There’s no denying the government’s rather lackluster attempts at funding the arts in recent years, but this could be a turning point, and one we’re all for. Yesterday, Catherine Martin, Minister for Tourism, Culture, Arts, Gaeltacht, Sport and Media, launched Arts programme ‘Space To Create’, with €9 million in funding going towards providing 60 additional art spaces to Dublin city.

Thanks to the Give Us The Night movement, there has been more conversation than ever before about the lack of quality, multi-functioning and affordable art spaces across the country. For a capital city, and in comparison to our European counterparts, Dublin has seen a massive decline in it’s cultural offering which is directly linked to the lack of affordable art spaces in recent years.

The knock on effect of this is difficult to quantify, but what we do know is that it actively prevents artists from contributing to the cultural landscape, and has been a road block to helping artists have a secure means of living. Ireland is famous for our culture, despite not having had the amount of support required, so developing the arts will no doubt add to the rich tapestry of creativity already here.

This new funding scheme will offer €9 million to a programme called ‘Space To Create‘ which will see approximately 60 new spaces developed in the North side of the city. The funding comes through the Department of Arts and Culture, Dublin City Council and a private philanthropist who appears to have motivated the government into acting on this programme. Thank you Mr/Ms Philanthropist!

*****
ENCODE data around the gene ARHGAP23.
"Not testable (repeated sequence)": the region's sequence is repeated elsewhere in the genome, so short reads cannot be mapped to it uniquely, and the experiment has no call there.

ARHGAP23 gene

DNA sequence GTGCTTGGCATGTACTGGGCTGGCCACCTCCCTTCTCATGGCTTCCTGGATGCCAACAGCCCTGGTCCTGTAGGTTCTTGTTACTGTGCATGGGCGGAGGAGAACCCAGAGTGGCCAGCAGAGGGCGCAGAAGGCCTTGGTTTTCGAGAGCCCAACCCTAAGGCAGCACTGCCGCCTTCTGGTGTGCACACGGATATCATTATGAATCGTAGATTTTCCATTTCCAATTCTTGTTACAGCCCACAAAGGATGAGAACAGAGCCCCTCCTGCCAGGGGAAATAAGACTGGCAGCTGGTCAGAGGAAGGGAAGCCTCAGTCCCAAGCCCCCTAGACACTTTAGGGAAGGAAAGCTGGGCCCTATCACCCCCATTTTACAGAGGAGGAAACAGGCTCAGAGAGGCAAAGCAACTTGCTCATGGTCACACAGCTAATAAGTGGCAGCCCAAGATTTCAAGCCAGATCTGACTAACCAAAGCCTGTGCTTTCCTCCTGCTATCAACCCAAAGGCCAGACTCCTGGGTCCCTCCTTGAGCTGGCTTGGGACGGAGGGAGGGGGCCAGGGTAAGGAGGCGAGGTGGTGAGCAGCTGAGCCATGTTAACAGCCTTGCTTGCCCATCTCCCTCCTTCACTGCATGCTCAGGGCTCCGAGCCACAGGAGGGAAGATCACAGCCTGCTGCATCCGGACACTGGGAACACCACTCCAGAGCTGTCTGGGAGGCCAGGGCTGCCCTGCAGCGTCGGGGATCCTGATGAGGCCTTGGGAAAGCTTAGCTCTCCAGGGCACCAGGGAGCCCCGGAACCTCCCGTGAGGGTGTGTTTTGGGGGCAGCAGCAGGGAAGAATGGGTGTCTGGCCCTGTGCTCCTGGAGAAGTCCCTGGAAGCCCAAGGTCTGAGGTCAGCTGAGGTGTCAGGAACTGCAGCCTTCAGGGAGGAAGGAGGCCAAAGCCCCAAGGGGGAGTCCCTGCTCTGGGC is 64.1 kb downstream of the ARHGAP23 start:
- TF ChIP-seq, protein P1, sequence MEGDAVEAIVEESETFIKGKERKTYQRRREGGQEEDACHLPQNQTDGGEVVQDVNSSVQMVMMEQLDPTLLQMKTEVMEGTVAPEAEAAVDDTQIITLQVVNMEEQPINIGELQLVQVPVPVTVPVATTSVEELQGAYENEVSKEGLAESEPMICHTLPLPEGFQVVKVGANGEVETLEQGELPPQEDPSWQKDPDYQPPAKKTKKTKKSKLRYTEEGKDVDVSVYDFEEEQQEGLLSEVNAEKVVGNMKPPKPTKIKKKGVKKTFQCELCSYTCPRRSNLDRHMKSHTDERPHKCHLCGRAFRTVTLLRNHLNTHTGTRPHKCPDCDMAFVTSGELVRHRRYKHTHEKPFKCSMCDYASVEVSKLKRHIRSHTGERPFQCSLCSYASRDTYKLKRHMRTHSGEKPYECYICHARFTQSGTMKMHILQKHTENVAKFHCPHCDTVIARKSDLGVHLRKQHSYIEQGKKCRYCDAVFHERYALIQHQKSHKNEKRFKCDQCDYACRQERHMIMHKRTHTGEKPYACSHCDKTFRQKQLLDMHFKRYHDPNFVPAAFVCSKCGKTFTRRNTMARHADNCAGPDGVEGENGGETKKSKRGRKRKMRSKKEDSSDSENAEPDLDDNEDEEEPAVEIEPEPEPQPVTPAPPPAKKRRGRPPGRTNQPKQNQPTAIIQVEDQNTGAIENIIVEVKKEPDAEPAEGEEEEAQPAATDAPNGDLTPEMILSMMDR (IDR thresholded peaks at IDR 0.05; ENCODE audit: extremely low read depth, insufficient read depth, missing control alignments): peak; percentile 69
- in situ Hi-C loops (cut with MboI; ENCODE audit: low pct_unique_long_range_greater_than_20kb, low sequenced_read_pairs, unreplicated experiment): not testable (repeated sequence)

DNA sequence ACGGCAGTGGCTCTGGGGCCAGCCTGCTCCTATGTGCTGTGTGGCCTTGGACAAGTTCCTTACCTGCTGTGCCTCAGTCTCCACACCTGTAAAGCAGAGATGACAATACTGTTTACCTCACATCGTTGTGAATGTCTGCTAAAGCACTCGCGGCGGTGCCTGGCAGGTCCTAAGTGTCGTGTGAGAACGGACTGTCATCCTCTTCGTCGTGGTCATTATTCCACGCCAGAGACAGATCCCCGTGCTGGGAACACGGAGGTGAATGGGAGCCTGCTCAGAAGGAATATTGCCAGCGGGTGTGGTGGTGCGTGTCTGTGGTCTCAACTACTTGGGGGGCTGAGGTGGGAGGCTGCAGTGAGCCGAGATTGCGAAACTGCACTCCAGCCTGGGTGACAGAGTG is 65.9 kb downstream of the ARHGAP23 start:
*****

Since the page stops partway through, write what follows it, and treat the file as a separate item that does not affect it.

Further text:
On RTÉ Radio 1’s Morning Ireland, Dublin City Council Arts Officer, Ray Yeates, discussed the mystery doner:

“They are wishing to remain private but it has been a major gamechanger to be approached by a donor and it has triggered this programme to a large degree, which we had been slowly, patiently putting together over years. And now it is coalescing into a major programme.”

DCC will identify the buildings and spaces which can be refurbished to a turnkey condition for the various artists in need of space. In a city with a lot of vacant properties, this is much welcomed progress.

“I am strongly aware of the pressures that artists and creatives have faced in finding suitable workspaces, especially here in our capital city. From consultations between my Department, local authorities and relevant bodies, I am aware of the challenges faced in the Arts sector and in particular the increasing demand and shortages of Artist workspaces. That is why I am so pleased that my Department is assisting Dublin City Council to increase the availability of artist workspaces and support artists by providing an affordable and suitable working environment.” Minister Catherine Martin.

New sites have been located for these spaces, including an old restaurant and townhouse which will be refurbished. Each space will hopefully be offered for an affordable cost of less than €200 per month. 14 artists have been identified to go into the first studios this year, the first of which will be operated from Artane Place.

So, the big question, who can avail of these spaces? Anyone from performers, writers, visual artists and composers to those seeking rehearsal spaces can apply via an open call, which will be available to all members of the public to apply. This is just a start for the government, and they plan to continue to fund new arts ventures in the coming years.

The arts, as our readers know, are fundamental to who we are, and allow us to form communities and communicate in creative ways. By their very nature they are inclusionary and non-discriminatory, which can only be a good thing. We look forward to seeing what comes from this.

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